Following its meeting Tuesday, the National Transportation Safety Board called for the first national ban on the use of cellphones, as well as texting, by motorists.
The safety recommendation against driver use of personal electronic devices (PEDs) specifically calls for the 50 states and the District of Columbia to ban the nonemergency use of portable electronic devices (other than those designed to support the driving task) for all drivers.
The recommendation also urges use of the National Highway Traffic Safety Administration (NHTSA) model of high-visibility enforcement to support these bans and implementation of targeted communication campaigns to inform motorists of the new law and heightened enforcement.
“According to NHTSA, more than 3,000 people lost their lives last year in distraction-related accidents,” Chairman Deborah Hersman said in a press release. “It is time for all of us to stand up for safety by turning off electronic devices when driving. No call, no text, no update, is worth a human life.”
The NTSB met today about the Aug. 5, 2010 multi-vehicle highway accident in Gray Summit, Mo. On a section of Interstate 44 in Gray Summit, a pickup truck ran into the back of a truck-tractor that had slowed due to an active construction zone.
The pickup truck, in turn, was struck from behind by a school bus. That school bus was then hit by a second school bus that had been following. As a result, two people died and 38 others were injured.
The NTSB’s investigation revealed that the pickup driver sent and received 11 text messages in the 11 minutes preceding the accident. The last text was received moments before the pickup struck the truck-tractor.
The NTSB said that the Missouri accident was the most recent distraction accident the it has investigated, with the first one taking place in 2002. In that instance a novice driver, distracted by a conversation on her cellphone, veered off the roadway in Largo, Md., crossed the median, flipped the car over, and killed five people.
Since then, the NTSB said that it has seen how deadly driver distraction can be across all modes of transportation.
In 2004, an experienced motorcoach driver, distracted on his hands-free cellphone, failed to move to the center lane and struck the underside of an arched stone bridge on the George Washington Parkway in Alexandria, Va. Eleven of the 27 high school students were injured.
In the 2008 collision of a commuter train with a freight train in Chatsworth, Calif., a commuter train engineer, who had a history of using his cellphone for personal communications while on duty, ran a red signal while texting. That train collided head on with a freight train, killing 25 and injuring dozens.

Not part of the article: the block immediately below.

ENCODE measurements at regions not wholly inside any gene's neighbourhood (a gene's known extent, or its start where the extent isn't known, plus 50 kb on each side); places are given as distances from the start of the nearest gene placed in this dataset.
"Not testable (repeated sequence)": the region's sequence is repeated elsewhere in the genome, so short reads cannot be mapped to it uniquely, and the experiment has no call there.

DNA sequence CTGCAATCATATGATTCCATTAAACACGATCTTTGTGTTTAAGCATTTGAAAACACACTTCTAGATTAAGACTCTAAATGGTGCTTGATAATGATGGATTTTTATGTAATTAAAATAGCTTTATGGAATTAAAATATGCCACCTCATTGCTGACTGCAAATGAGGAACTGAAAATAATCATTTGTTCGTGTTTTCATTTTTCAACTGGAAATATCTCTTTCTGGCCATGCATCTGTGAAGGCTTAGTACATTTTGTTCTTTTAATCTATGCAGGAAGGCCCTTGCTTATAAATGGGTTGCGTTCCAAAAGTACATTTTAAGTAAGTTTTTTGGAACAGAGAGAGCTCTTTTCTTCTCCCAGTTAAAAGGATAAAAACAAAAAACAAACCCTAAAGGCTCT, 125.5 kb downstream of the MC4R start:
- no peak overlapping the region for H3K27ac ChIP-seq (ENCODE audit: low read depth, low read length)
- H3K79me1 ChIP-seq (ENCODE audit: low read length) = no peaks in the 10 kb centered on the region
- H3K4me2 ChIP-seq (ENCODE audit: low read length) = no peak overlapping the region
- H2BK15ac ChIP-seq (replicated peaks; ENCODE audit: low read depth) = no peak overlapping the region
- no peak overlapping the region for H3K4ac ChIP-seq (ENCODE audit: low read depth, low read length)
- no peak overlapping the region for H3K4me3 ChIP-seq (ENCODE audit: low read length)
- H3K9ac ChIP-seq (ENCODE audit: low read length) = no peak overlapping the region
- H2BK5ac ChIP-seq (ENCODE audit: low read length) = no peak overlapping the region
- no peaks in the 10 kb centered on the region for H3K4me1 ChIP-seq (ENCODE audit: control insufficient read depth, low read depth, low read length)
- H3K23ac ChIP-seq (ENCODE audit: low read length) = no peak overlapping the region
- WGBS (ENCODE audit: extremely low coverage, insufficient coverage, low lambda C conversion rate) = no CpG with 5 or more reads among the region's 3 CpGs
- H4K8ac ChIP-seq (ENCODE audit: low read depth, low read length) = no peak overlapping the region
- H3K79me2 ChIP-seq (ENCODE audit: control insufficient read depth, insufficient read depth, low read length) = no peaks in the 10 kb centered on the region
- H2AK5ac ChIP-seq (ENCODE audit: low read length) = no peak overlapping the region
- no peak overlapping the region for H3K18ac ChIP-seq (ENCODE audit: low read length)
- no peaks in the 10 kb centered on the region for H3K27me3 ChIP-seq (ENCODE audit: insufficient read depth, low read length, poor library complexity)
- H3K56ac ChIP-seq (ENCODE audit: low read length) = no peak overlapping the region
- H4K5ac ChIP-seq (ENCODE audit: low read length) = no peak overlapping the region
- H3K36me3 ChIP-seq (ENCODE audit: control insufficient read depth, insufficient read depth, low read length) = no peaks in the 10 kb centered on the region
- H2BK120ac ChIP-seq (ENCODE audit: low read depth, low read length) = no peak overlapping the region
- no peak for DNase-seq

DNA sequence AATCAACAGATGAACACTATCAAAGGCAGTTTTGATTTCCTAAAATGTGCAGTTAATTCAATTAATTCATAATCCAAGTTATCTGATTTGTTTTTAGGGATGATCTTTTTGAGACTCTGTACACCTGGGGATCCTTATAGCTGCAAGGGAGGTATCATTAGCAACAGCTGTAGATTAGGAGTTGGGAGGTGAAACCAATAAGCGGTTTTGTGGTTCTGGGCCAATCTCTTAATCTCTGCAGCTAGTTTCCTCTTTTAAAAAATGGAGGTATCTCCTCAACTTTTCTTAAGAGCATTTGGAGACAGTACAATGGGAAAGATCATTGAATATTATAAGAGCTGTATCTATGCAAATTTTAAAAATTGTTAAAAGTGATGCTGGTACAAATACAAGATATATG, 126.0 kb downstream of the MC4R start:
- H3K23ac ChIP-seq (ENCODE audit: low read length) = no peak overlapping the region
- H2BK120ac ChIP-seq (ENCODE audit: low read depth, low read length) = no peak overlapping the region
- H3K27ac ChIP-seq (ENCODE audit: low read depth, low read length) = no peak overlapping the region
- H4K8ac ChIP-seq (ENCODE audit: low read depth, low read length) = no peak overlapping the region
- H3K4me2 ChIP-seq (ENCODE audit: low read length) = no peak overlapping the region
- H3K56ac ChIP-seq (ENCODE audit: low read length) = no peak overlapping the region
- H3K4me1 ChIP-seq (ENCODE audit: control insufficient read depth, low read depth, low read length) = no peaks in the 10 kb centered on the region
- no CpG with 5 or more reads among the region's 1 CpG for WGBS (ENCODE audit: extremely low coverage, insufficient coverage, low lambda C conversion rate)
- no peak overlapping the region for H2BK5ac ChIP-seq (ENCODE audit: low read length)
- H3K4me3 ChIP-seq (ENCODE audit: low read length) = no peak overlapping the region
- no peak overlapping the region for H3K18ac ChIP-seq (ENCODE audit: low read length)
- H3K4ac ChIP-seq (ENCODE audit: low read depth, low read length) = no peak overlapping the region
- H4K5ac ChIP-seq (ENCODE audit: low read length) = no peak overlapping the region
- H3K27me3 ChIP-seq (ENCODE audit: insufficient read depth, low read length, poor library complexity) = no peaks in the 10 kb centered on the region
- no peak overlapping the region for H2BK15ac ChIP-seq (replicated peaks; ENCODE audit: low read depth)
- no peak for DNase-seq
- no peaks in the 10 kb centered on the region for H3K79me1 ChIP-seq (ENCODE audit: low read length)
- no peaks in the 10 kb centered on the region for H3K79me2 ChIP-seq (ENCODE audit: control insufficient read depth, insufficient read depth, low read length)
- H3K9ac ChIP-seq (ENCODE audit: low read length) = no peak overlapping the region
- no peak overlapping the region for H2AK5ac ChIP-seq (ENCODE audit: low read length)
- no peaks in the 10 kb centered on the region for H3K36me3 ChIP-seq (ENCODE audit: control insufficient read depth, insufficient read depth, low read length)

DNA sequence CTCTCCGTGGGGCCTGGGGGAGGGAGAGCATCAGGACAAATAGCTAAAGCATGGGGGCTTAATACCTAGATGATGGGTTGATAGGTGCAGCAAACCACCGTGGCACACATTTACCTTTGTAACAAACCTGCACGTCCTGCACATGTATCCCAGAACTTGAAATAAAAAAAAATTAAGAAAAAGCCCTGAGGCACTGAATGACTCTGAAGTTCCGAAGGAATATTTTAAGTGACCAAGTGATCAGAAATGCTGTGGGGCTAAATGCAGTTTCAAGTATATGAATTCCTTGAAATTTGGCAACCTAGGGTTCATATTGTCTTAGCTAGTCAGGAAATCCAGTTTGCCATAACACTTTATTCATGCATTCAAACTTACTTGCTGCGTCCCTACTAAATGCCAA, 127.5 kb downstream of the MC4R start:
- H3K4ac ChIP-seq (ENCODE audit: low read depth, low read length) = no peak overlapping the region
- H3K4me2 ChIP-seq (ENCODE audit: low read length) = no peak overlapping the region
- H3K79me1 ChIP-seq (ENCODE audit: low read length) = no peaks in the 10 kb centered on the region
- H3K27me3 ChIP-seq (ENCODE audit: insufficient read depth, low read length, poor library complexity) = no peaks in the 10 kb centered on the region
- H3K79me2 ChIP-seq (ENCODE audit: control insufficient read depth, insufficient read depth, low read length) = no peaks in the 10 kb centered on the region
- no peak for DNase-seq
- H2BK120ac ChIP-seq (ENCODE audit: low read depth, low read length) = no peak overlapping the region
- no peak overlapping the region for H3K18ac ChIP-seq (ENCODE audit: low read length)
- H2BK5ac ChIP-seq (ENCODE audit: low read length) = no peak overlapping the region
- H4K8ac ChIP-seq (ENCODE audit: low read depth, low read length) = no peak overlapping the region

In 2009, two airline pilots were out of radio communication with air traffic control for more than an hour because they were distracted by their personal laptops. They overflew their destination by more than 100 miles, only realizing their error when a flight attendant inquired about preparing for arrival.
In Philadelphia in 2010, a barge being towed by a tugboat ran over an amphibious “duck” boat in the Delaware River, killing two Hungarian tourists. The tugboat mate failed to maintain a proper lookout due to repeated use of a cell-phone and laptop computer.
In 2010, near Munfordville, Ky., a truck-tractor in combination with a 53-foot-long trailer, left its lane, crossed the median and collided with a 15-passenger van. The truck driver failed to maintain control of his vehicle because he was distracted by use of his cellphone. The accident resulted in 11 fatalities.
In the last two decades, there has been exponential growth in the use of cellphone and personal electronic devices, according to the NTSB. Globally, there are 5.3 billion mobile phone subscribers or 77 percent of the world population. In the United States, that percentage is even higher – it exceeds 100 percent.
The NTSB also noted that a Virginia Tech Transportation Institute study of commercial drivers found that a safety-critical event is 163 times more likely if a driver is texting, emailing or accessing the Internet.
“The data is clear; the time to act is now. How many more lives will be lost before we, as a society, change our attitudes about the deadliness of distractions?” Hersman said.
The NTSB posted a synopsis of its report on the Gray Summit accident on its website.
Attorney Gordon Johnson
Past Chair Traumatic Brain Injury Litigation Group, American Association of Justice
email@example.com :: 800-992-9447 :: Attorney Gordon S. Johnson, Jr.